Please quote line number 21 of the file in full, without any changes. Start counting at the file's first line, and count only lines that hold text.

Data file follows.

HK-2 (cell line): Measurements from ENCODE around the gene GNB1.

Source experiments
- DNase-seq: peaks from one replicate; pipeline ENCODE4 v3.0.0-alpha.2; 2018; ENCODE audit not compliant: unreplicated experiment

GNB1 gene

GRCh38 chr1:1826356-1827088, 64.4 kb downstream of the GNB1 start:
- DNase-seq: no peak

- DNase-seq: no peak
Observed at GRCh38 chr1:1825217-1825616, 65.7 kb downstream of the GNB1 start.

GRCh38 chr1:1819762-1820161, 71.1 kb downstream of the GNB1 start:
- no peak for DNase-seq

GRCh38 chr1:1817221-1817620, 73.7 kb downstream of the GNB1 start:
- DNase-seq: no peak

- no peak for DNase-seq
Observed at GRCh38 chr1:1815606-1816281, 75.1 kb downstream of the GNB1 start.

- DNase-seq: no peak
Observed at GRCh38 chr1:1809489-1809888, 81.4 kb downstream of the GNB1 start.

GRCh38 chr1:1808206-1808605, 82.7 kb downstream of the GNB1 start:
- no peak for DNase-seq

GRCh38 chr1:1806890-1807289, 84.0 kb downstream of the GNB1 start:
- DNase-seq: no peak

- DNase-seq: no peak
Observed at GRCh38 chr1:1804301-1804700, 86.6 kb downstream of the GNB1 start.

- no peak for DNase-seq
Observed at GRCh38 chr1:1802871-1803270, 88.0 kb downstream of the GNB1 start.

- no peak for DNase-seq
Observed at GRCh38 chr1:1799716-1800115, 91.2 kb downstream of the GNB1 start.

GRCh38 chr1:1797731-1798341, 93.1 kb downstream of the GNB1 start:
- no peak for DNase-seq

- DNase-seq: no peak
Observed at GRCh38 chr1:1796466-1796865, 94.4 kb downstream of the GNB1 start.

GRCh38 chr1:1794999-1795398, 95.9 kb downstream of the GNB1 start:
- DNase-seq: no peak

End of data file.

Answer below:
- DNase-seq: no peak